The director of the aquarium, Mr. Motoki WAKATSUKI, comments: “This aquarium is unique in Japan, as it only showcases what is found locally in the region. Travelers who venture to remote areas such as Muroto are likely to be interested in seeing what this region has to offer. It’s not about the sheer variety of species on display. Each creature, when observed closely, is fascinating in its own right.”

Mr. WAKATSUKI has been instrumental in creating opportunities for observing and sometimes interacting with the local marine life and ecosystem, fostering the growth of the aquarium with innovative ideas.

Despite now being a popular tourist attraction in Kochi Prefecture, the aquarium faced opposition from some citizens before opening. There were concerns that building an aquarium would be futile, with no guarantee of attracting visitors, leading to wasted taxpayer money. (In Japan, it’s not uncommon for local governments or the national government to invest tax money into constructing public facilities for the purpose of regional development and to subsidize the annual facility management costs.)

To address these concerns, Mr. WAKATSUKI and his team minimized costs by repurposing the school building as a marine school for the aquarium and opting not to receive subsidies for operational expenses. The renovation of the school building, which had been abandoned for 17 years and was in a state of disrepair to the point where the ceiling was collapsing, as well as the installation of tanks, were covered by a total budget of 550 million yen secured by municipal officials from the national and prefectural governments.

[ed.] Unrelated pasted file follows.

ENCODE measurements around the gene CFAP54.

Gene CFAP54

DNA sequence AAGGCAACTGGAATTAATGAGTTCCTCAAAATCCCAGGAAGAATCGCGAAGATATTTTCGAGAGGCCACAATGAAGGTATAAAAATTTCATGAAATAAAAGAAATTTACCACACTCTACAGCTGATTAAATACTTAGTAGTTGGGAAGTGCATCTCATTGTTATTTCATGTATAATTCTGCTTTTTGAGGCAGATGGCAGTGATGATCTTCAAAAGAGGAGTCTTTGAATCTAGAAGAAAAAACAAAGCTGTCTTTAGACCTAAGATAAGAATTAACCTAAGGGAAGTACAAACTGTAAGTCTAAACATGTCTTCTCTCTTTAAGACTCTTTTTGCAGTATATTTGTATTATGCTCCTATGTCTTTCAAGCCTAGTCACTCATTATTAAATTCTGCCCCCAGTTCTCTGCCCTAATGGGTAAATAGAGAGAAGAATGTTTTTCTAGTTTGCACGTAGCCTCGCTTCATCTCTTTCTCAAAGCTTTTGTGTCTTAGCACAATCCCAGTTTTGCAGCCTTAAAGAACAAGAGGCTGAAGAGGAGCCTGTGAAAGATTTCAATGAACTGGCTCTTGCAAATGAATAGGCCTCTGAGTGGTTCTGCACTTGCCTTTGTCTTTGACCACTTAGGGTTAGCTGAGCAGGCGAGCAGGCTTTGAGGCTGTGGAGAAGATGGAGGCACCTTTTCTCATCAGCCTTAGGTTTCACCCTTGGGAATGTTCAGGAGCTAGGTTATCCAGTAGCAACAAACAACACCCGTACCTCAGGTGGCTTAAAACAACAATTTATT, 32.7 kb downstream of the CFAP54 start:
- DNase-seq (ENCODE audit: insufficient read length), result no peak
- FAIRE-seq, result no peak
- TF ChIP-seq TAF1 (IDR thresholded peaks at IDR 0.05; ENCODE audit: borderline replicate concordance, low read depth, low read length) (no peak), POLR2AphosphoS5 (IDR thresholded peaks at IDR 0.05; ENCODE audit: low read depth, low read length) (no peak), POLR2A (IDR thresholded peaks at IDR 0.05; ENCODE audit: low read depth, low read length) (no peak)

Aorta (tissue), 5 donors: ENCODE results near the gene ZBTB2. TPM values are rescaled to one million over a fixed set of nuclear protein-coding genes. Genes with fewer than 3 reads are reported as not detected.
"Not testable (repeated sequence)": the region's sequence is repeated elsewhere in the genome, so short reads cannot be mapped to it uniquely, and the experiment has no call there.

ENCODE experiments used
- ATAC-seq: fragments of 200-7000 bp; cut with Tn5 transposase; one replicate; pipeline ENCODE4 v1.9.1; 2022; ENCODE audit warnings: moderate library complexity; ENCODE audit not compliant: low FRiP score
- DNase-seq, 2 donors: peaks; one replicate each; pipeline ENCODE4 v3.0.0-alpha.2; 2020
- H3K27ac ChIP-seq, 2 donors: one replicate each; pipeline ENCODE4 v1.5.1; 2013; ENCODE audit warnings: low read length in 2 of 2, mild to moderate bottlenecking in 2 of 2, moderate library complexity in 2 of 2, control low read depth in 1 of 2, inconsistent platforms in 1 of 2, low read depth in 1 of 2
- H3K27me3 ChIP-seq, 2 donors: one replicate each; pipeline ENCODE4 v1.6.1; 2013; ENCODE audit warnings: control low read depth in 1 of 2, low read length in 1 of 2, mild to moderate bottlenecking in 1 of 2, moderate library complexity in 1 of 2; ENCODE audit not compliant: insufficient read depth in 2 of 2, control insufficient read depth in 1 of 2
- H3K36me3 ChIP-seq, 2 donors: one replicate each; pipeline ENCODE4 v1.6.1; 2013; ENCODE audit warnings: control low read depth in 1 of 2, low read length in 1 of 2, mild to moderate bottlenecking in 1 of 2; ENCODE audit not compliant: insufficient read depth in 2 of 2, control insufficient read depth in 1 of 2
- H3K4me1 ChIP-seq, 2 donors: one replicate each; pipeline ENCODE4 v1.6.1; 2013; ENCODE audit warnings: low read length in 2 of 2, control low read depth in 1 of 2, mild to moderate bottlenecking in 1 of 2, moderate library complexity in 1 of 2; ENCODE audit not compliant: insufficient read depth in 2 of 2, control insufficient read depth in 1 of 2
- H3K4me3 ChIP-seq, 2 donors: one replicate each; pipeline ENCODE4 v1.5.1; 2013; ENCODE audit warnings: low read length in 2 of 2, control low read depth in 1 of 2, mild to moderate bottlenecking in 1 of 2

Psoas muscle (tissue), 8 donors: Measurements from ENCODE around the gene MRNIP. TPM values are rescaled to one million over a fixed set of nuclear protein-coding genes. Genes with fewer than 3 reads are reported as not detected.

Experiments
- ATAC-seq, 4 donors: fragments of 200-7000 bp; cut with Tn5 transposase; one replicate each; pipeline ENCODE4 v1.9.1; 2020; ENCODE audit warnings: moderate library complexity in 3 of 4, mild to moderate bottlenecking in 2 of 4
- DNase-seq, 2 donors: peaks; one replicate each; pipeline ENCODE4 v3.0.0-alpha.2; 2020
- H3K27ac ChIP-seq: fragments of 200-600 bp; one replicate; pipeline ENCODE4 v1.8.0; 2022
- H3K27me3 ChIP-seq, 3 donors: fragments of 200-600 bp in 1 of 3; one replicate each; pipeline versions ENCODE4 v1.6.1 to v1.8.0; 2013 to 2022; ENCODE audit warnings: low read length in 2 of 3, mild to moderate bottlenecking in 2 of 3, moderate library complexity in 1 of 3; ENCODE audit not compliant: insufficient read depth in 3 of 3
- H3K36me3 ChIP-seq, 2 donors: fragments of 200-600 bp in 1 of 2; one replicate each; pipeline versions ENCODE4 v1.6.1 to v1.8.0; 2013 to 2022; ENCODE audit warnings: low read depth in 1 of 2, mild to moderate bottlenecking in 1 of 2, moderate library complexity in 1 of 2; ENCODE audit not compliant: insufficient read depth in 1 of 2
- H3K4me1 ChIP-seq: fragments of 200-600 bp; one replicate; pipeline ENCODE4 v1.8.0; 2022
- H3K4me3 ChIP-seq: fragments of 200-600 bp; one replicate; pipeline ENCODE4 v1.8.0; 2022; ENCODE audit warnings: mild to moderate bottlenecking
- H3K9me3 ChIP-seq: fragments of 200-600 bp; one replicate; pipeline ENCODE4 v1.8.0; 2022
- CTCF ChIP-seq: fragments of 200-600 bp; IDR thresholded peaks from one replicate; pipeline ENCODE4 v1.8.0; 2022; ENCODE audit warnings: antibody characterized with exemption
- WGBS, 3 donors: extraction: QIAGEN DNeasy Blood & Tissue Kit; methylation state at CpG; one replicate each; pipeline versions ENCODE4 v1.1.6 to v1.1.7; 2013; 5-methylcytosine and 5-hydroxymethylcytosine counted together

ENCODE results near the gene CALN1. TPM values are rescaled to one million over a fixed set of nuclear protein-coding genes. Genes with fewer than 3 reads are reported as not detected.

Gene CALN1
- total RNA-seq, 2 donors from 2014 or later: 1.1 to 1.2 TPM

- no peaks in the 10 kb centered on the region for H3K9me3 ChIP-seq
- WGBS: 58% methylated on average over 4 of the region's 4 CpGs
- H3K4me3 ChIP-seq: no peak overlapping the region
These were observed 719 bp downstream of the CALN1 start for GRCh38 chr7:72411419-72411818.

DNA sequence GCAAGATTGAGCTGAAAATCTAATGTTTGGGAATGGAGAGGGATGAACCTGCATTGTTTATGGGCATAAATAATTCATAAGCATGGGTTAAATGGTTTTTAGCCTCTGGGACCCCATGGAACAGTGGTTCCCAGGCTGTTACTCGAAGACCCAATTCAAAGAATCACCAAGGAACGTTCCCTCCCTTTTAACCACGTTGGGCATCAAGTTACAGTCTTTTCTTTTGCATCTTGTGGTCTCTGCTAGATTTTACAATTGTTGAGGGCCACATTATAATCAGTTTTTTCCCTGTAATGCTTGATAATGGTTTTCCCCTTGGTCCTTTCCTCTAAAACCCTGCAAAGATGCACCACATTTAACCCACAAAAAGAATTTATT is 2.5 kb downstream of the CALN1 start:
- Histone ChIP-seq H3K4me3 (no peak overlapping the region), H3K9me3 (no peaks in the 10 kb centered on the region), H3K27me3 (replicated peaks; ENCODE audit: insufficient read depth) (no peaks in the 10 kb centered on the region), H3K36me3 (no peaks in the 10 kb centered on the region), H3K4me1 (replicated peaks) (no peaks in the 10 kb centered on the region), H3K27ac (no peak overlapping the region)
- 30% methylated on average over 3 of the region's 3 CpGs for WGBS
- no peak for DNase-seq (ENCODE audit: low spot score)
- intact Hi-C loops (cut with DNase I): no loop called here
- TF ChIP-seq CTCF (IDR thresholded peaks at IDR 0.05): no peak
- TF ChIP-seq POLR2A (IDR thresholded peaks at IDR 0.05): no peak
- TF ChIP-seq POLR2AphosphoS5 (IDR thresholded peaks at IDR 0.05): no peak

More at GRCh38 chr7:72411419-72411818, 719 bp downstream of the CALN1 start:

Overshadowing the negative preconceptions were the approximately 170,000 visitors that the aquarium saw in its first year and the approximately 150,000 visitors seen in its second year. And entrance fees are set lower compared to other aquariums in the prefecture, at 600 yen for adults, 300 yen for elementary and middle school students, and free for infants and toddlers. Mr. WAKATSUKI explains this decision as aiming to encourage visitors to return easily and take their time observing the various creatures.

What drives the popularity is Mr. WAKATSUKI’s creative exhibition and event planning, along with daily social media posts by staff, where they share their expertise and sometimes humorously depict the daily life of marine creatures and the aquarium. “It’s important to do things that we find enjoyable. When we’re having fun, people tend to gather,” Mr. WAKATSUKI emphasizes.

Behind Mr. WAKATSUKI’s ability to come up with various initiatives lies his daily information-gathering. He makes it routine to skim through several newspapers each day, searching for interesting endeavors, and always has his thinking cap on for good ideas while out and about. However, rather than just imitating what he finds, he constantly ponders on how to adapt what he sees to further suit the regional characteristics of Muroto.

Muroto Schoolhouse Aquarium (Muroto Haiko Suizokukan)

Sea Turtle Association of Japan